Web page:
Throughout the closing stage of the proposed program, the team would have to evaluate its activities based on the milestones that it achieved while working on reducing the level of reluctance in the most hesitant staff members. At this point, the units would be most likely to realize the importance of their cross-sectional training and develop friendly relationships with each other. The ability to become an essential part of the team would then be considered a crucial variable to look out for in future recruits in order to prevent additional cases of recidivism and increased reluctance to change (Taylor, 2018). As an ultimate part of the assessment procedure, the team would also discuss the broadening opportunities related to additional training and engage guest speakers to elucidate the issue of lifelong learning. From time to time, the team would revisit the level of its social development in order to see how well it could align against the organizational vision and objectives. Reassessment is crucial for a better understanding of how the state of affairs could be improved in the future.

Conclusion

The demanding operational tempo makes it hard for many military units to slow down and see how they could improve their functions. The problem reviewed within the framework of the current paper shows how the values of integrity and valor could be overlooked for the sake of retaining a leadership position and hesitating in the face of numerous learning opportunities. This shows that there is enough room for developing versatility in terms of professional skills and leadership approaches. In a sense, strategic leadership is crucial when it comes to ethically-affected issues because it provides the executives with the possibility to go beyond prior experiences. The team could establish the best way to overcome its problems after checking in with the proposal listed in this paper, where the consistency and value of both units are considered. A focus on strategic leadership is an endeavor to watch out for because it reinvigorates teamwork and aids the team in developing the most in-depth approaches to organizational issues. By the end of the program, both the Fighting and Intelligence wings would be most likely to become more acknowledging of the situation, which would also reduce the chances of repeated reluctance to change in the future.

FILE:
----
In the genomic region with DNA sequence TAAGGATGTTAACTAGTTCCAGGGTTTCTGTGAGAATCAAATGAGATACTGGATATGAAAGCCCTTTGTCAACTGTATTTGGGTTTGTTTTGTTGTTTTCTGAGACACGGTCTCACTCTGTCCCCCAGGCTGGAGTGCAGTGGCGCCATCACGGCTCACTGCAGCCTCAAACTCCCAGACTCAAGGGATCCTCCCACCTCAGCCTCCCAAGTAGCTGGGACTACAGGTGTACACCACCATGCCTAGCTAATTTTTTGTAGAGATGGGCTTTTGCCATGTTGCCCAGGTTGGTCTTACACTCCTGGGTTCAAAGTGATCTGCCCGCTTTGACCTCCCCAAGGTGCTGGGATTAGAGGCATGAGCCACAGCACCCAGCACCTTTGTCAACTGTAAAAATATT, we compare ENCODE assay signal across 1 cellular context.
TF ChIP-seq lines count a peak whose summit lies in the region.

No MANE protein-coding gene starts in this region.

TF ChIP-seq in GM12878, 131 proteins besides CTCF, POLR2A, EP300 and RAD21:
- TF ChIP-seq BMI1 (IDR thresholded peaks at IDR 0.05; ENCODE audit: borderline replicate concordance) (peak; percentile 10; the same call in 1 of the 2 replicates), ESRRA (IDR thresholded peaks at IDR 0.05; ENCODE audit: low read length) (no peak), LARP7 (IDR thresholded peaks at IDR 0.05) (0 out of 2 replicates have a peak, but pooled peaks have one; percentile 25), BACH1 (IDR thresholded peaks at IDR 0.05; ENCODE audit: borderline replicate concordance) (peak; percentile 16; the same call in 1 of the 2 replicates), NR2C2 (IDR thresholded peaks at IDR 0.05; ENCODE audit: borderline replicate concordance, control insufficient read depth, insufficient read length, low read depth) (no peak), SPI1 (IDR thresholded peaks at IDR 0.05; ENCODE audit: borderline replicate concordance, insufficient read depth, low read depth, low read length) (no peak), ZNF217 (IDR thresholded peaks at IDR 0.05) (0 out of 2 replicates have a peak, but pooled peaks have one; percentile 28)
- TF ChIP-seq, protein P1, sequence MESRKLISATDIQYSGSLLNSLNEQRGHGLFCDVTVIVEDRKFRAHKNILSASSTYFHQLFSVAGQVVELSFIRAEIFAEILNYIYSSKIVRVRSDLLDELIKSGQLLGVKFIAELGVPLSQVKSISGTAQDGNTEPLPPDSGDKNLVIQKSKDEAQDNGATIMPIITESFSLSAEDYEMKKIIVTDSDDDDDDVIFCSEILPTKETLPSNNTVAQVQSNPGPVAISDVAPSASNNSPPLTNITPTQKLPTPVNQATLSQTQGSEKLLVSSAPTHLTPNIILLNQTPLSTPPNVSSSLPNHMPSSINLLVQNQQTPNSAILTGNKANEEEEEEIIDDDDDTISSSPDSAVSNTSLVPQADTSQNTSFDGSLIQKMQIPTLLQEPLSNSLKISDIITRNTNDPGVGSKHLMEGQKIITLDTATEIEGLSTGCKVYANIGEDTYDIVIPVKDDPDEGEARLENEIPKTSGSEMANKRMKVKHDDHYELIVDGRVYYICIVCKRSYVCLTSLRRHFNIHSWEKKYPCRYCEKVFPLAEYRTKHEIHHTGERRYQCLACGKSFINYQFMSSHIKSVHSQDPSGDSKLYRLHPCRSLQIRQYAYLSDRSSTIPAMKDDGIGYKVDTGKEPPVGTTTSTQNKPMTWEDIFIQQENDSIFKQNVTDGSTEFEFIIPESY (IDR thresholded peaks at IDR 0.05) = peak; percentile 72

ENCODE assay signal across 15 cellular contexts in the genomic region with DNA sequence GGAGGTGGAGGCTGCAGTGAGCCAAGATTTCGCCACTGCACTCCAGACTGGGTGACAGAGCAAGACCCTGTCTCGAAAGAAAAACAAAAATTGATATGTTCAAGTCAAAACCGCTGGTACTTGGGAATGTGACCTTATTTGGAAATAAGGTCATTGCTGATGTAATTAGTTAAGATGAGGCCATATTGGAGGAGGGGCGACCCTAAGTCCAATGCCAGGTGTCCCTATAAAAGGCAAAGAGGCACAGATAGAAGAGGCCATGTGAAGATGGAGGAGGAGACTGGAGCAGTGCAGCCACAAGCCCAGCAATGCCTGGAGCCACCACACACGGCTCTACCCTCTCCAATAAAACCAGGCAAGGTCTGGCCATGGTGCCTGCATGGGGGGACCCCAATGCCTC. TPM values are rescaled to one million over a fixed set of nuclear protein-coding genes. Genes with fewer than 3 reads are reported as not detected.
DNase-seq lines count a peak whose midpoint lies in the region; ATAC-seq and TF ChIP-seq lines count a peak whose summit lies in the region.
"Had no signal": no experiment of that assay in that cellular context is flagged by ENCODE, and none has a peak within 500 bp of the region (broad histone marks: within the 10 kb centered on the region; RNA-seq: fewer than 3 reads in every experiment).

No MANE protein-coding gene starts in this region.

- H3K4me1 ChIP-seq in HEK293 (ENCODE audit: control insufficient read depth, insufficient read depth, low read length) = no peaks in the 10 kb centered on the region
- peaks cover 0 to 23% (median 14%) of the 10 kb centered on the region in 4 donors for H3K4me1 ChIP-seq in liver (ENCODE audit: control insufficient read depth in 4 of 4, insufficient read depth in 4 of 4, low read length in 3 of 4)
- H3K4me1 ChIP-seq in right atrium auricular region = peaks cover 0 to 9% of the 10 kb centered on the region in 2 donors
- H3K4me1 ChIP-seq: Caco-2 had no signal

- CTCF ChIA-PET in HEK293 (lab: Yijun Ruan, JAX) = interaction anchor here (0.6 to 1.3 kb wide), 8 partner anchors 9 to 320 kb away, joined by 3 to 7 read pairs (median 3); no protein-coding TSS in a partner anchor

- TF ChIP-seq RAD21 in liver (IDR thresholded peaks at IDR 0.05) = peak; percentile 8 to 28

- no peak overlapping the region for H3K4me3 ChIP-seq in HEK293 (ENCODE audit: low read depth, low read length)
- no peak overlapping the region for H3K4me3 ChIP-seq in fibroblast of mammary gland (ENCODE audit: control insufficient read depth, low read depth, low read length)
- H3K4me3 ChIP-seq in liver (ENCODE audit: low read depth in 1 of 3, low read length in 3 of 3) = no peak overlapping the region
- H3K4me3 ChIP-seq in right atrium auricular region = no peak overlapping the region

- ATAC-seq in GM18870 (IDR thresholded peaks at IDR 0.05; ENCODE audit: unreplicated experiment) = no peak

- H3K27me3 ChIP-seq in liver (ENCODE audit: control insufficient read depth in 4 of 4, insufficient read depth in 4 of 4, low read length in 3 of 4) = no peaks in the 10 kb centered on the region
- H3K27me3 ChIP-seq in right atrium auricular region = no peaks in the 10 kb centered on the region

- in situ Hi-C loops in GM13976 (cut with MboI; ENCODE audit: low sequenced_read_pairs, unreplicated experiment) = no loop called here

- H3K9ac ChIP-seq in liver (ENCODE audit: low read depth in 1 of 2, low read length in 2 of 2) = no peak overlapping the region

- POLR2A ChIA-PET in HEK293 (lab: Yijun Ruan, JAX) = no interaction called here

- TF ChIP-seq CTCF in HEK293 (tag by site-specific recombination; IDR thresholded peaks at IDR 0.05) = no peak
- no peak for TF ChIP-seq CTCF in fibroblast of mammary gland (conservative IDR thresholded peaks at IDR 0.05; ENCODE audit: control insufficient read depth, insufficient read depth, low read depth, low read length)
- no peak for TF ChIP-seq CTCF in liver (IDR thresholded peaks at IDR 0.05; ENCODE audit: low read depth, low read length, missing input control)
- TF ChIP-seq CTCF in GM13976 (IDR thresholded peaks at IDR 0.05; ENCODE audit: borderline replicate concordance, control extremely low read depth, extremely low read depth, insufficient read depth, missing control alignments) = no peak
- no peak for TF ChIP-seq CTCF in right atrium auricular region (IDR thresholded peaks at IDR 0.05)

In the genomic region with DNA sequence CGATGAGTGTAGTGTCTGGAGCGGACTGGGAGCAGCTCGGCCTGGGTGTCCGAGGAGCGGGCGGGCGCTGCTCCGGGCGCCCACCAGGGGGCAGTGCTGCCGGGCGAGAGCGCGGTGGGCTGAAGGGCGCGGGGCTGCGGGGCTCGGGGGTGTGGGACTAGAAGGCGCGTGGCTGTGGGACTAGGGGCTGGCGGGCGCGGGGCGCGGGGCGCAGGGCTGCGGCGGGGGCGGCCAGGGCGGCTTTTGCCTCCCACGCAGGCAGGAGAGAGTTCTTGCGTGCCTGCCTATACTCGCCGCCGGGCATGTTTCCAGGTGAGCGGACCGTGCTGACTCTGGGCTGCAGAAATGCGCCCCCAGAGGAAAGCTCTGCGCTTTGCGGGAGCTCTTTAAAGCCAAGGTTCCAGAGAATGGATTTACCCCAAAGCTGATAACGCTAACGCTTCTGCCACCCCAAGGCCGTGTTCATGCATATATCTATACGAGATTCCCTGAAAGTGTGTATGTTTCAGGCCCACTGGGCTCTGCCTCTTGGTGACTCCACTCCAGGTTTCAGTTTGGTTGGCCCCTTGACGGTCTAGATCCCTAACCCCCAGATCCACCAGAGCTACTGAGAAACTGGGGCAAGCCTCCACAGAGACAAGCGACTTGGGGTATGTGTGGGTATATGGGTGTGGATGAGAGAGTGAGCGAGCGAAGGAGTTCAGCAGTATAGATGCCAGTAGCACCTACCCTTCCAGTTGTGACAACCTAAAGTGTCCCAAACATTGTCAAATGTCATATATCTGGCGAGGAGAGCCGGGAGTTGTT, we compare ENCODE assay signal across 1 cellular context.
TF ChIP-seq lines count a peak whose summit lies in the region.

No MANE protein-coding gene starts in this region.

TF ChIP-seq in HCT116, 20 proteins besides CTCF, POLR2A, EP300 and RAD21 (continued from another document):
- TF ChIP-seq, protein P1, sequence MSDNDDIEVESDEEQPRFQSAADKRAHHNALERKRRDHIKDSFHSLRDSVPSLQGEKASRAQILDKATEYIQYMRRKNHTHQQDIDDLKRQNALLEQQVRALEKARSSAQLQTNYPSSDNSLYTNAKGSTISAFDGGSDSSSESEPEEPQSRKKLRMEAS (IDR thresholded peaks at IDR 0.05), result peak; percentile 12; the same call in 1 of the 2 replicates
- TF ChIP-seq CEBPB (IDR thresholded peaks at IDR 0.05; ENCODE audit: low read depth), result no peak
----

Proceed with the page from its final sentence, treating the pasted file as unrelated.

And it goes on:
References

Callina, K. S., Ryan, D., Murray, E. D., Colby, A., Damon, W., Matthews, M., & Lerner, R. M. (2017). Developing leaders of character at the United States Military Academy: A relational developmental systems analysis. Journal of College and Character, 18(1), 9-27.

Hill, A. (2015). Military innovation and military culture. Parameters, 45(1), 85.

Lacerenza, C. N., Reyes, D. L., Marlow, S. L., Joseph, D. L., & Salas, E. (2017). Leadership training design, delivery, and implementation: A meta-analysis. Journal of Applied Psychology, 102(12), 1686.

Laslie, B. D. (2015). The Air Force way of war: US tactics and training after Vietnam. University Press of Kentucky.

Rapp, W. E. (2015). Civil-military relations: The role of military leaders in strategy making. Parameters, 45(3), 13.

Savage, J. D., & Caverley, J. D. (2017). When human capital threatens the Capitol: Foreign aid in the form of military training and coups. Journal of Peace Research, 54(4), 542-557.

Simpson, E. (2015). On strategic leadership: An interview with David H. Petraeus, General (USA Retired). Parameters, 45(4), 75-80.

Smith, M. L. R., & Jones, D. M. (2015). The political impossibility of modern counterinsurgency: Strategic problems, puzzles, and paradoxes. Columbia University Press.

Taylor, R. L. (2018). Military leadership: In pursuit of excellence. Routledge.

Warren, J. W. (2015). The centurion mindset and the army’s strategic leader paradigm. Parameters, 45(3), 27.

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"Lack of Strategic Leadership: Unable to Move Forward after Mission Change." DemoEssays, 3 June 2022, demoessays.com/lack-of-strategic-leadership-unable-to-move-forward-after-mission-change/.

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DemoEssays. (2022) 'Lack of Strategic Leadership: Unable to Move Forward after Mission Change'. 3 June.

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DemoEssays. 2022. "Lack of Strategic Leadership: Unable to Move Forward after Mission Change." June 3, 2022. https://demoessays.com/lack-of-strategic-leadership-unable-to-move-forward-after-mission-change/.

1. DemoEssays. "Lack of Strategic Leadership: Unable to Move Forward after Mission Change." June 3, 2022. https://demoessays.com/lack-of-strategic-leadership-unable-to-move-forward-after-mission-change/.


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DemoEssays. "Lack of Strategic Leadership: Unable to Move Forward after Mission Change." June 3, 2022. https://demoessays.com/lack-of-strategic-leadership-unable-to-move-forward-after-mission-change/.